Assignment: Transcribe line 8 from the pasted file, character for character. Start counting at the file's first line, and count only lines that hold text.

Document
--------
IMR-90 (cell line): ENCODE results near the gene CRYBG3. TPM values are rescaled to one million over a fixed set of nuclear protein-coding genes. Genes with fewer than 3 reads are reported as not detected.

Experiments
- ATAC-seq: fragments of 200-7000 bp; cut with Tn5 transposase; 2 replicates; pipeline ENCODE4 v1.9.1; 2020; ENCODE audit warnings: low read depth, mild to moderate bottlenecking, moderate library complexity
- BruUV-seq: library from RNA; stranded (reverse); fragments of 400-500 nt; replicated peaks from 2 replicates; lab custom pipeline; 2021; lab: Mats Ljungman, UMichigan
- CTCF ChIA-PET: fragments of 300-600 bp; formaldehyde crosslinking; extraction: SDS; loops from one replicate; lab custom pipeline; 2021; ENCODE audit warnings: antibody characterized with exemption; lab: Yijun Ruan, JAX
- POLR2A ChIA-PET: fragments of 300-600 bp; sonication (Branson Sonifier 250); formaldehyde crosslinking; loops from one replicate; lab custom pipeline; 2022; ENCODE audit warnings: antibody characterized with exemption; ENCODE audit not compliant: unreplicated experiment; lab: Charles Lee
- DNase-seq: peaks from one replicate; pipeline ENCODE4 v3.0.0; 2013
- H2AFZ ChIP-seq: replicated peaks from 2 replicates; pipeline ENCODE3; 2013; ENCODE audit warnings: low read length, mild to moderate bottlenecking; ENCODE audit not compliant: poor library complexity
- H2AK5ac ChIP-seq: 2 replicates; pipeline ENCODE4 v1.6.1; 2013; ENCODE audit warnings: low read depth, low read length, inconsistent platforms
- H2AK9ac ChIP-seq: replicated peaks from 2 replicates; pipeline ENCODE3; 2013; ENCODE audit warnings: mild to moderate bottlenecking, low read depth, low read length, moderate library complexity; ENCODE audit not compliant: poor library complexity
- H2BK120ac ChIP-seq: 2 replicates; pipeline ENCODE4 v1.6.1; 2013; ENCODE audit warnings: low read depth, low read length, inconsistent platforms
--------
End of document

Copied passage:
- H2AFZ ChIP-seq: replicated peaks from 2 replicates; pipeline ENCODE3; 2013; ENCODE audit warnings: low read length, mild to moderate bottlenecking; ENCODE audit not compliant: poor library complexity